A Texas jury has ordered Meta to pay Voxer $174.5M in damages after the walkie-talkie app company accused the tech giant of patent infringement, Insider’s Isobel Asher Hamilton reported, citing court documents. Voxer, which filed the lawsuit in 2020, said Facebook representatives reached out in 2012 to discuss a possible partnership, but never entered a collaboration. Voxer also accused the company of using its patented communications technology in Facebook Live and Instagram Live features.
Bertrand Lanciault III, the head of compliance and risk at Peloton (PTON), has left the company and joined Snapchat parent Snap (SNAP) to oversee its compliance and integrity efforts, The Wall Street Journal’s Mengqi Sun reported. Lanciault joined Peloton in February 2021. Michael Del Negro, who joined Peloton in January as its vice president of product safety compliance, has been named the company’s acting head of compliance, risk and ethics and has served in this role since August, a Peloton spokeswoman said.
ELLIOT CALLS FOR PINTEREST SALE:
In a feature article regarding activist investor Elliott Management led by Paul Singer, Barron’s reporter Carleton English noted that the hedge fund amassed a nearly 2% stake in PayPal (PYPL) over the summer and that in the past year the fund has taken activist stakes in Pinterest (PINS), Cardinal Health (CAH), Western Digital (WDC), Suncor Energy (SU), and Switch (SWCH) as well. Elliott now has a 9% stake in the Pinterest and wants to see the company accelerate efforts to monetize its base of 433M monthly users, or put itself up for sale, according to a person familiar with Singer’s demands, English said. “The fact that Elliott owns stakes in both PayPal and Pinterest has raised prospects of the hedge fund brokering a merger, though people close to both companies say a deal isn’t on the table,” the report added.
Twitter’s Privacy Center said in a blog post: “We want to let you know that we recently fixed a bug that allowed Twitter accounts to stay logged in from multiple devices after a voluntary password reset. In order to help ensure the safety and security of everyone that may have been affected, we’ve proactively logged people who may have been affected out of active sessions. We take our responsibility to protect your privacy very seriously and it is unfortunate this happened. While there is no action for you to take, we want to share more about the steps we’ve taken and best practices for keeping your account safe…We learned of a bug that allowed some Twitter accounts to stay logged in on multiple mobile devices after a voluntary password reset. That means that if you proactively changed your password on one device, but still had an open session on another device, that session may not have been closed. Web sessions were not affected and were closed appropriately. This bug was introduced after we made a change to the systems that power password resets last year. We have directly informed the people we were able to identify who may have been affected by this, proactively logged them out of open sessions across devices, and prompted them to log in again. We realize this may be inconvenient for some, but it was an important step to keep your account safe and secure from potential unwanted access.”
Truist analyst Youssef Squali lowered the firm’s price target on Meta Platforms but kept his rating on the shares as part of a broader research note on Internet names. The analyst says he is reducing expectations for the group based on stronger FX headwinds and the prospects for weakening macro. Squali adds that his projections are now baking in a mild recession in 2023 which should pressure growth, even though he believes that the companies’ “strong cost containment” should help protect margins.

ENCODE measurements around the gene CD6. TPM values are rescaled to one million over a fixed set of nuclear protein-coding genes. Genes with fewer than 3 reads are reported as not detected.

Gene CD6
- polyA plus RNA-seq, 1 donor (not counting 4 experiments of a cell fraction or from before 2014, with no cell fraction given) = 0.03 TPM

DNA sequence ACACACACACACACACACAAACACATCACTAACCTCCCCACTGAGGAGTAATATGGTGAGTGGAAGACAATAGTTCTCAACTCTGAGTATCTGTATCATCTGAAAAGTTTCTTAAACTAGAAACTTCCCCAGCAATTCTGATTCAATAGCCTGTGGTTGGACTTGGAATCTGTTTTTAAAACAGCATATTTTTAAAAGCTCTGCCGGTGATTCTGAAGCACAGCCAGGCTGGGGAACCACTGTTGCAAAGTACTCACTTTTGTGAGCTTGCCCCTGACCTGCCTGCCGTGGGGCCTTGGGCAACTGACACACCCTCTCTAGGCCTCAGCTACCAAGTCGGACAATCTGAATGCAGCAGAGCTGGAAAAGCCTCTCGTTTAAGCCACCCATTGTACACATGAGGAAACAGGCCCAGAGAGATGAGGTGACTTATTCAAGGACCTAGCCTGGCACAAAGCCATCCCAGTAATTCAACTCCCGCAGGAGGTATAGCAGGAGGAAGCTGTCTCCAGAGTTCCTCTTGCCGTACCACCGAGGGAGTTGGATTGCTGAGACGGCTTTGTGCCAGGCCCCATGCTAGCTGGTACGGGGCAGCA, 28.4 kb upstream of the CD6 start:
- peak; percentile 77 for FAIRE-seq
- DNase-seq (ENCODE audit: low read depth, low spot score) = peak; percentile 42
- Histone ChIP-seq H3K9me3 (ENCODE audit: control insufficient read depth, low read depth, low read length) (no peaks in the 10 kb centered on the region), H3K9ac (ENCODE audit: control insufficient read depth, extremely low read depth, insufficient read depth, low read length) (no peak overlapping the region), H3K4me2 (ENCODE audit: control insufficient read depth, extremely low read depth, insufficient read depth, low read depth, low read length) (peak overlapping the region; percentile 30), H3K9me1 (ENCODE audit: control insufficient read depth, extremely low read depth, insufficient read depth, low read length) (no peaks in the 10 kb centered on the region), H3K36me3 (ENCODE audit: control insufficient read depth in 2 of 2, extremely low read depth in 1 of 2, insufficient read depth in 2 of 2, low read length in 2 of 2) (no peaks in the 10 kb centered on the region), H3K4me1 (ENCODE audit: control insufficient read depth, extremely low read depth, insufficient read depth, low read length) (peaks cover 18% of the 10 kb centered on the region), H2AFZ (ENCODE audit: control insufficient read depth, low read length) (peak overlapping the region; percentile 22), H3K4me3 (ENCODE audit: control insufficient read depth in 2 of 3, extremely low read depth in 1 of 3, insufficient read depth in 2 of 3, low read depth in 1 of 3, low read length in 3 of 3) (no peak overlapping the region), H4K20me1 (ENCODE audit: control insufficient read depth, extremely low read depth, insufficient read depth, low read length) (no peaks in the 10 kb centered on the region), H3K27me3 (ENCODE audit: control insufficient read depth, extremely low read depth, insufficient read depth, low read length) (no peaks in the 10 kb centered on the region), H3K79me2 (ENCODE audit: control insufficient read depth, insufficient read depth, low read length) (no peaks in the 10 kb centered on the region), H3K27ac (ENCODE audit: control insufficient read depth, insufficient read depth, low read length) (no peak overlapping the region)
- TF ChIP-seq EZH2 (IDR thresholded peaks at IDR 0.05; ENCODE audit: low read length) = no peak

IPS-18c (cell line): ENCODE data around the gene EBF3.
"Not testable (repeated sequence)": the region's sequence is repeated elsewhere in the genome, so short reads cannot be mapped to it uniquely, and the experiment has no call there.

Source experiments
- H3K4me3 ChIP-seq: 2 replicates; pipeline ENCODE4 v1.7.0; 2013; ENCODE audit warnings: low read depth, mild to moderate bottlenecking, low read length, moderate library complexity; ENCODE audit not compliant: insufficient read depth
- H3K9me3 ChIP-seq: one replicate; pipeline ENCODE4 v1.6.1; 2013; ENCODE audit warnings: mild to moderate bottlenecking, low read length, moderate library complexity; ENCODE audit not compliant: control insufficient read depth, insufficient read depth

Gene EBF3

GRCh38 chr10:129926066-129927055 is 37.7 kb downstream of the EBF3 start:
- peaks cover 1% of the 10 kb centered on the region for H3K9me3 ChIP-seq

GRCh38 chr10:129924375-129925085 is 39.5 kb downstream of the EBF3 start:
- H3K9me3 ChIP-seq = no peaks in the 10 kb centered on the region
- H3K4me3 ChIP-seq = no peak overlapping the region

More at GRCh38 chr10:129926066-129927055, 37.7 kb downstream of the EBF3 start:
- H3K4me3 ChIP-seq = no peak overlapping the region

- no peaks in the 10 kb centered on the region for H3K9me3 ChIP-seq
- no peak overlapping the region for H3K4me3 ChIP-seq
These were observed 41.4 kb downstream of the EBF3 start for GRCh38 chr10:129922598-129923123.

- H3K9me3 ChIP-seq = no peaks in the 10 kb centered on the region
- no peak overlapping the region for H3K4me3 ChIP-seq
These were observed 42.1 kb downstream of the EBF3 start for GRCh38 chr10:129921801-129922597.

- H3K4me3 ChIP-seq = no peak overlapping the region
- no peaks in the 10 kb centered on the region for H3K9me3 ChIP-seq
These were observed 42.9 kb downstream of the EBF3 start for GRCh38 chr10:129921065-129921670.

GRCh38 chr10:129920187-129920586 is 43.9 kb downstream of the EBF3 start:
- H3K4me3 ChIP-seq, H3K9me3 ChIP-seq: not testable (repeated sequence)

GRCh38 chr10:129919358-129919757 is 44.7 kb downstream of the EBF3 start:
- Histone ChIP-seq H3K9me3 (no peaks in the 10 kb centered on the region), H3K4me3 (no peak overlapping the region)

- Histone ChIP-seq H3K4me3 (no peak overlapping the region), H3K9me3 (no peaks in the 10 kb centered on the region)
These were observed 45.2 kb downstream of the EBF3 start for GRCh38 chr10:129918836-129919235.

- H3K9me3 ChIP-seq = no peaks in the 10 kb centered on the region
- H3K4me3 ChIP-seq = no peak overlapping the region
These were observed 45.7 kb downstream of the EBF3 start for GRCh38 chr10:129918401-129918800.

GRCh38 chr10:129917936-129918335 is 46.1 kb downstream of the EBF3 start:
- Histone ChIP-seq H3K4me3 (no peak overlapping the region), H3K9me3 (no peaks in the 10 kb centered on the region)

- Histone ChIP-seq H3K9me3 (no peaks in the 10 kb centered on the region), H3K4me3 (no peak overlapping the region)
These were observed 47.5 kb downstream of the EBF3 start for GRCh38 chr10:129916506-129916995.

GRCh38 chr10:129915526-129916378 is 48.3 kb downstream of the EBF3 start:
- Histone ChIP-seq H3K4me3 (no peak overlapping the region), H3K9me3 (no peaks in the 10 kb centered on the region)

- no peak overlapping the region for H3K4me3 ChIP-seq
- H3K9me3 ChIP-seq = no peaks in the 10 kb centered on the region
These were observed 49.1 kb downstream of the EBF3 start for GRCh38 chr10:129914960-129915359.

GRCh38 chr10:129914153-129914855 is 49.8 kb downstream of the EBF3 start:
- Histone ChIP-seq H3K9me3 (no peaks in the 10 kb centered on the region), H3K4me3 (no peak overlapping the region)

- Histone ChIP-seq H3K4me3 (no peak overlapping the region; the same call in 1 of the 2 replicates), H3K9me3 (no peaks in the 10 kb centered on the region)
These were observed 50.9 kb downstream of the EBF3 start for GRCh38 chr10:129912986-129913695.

Piper Sandler analyst Thomas Champion raised the firm’s price target on Snap and reiterated a Neutral rating on the shares after speaking with the company. Snaps quarter-to-date growth in Q3 was slightly better than forecast, driven by healthier spend by advertisers in key verticals, Champion tells investors in a research note. In addition, cost reductions post layoffs should flow through the model for fiscal 2023, says the analyst.
JPMorgan analyst Doug Anmuth raised the firm’s price target on Snap and maintained his rating on the shares. The analyst increased estimates ahead of the company’s Q3 results to account for better advertising growth and its recent headcount reductions. Anmuth is “encouraged” that Snap has seen real ad improvement through the quarter, but cautions that the acceleration is also a function of easier comps. He believes the overall online ad market “remains choppy.” The macro environment, iOS platform changes, and increased competition from TikTok will continue to pressure Snap’s results, Anmuth tells investors in a research note.
Credit Suisse analyst Fred Lee initiated coverage of Zoom Video with a Neutral rating. Zoom has the most significant risk in his coverage universe in both directions, and while it is in the very early innings of its enterprise telephony ramp, 45% of revenues today consist of low-touch online, predominantly consumer, business, Lee tells investors in a research note. The analyst is Neutral-rated due to the drag decreasing new ARR in online continues to have on the overall business, he says.
Additionally, MoffettNathanson analyst Sterling Auty initiated coverage of Zoom Video.
Piper Sandler analyst Clarke Jeffries estimates Sprout Social’s Fortune 500 market share has doubled in the last two years to greater than 17%. The company’s “high-end traction remains strong” in 2022 with several key wins, including Qualcomm, General Dynamics, Carvana, Danaher Corp, XPO Logistics, and conversion of Salesforce over to Sprout Social this month, Jeffries tells investors in a research note. The analyst says Sprout’s opportunity for continued market share gains “seems favorable” with greater than one-third of the Fortune 500 using “non-competitive solutions.” He reaffirmed his rating on the shares.
Originally Posted September 28, 2022 – #SocialStocks: Details of Musk’s deposition by Twitter still being hammered out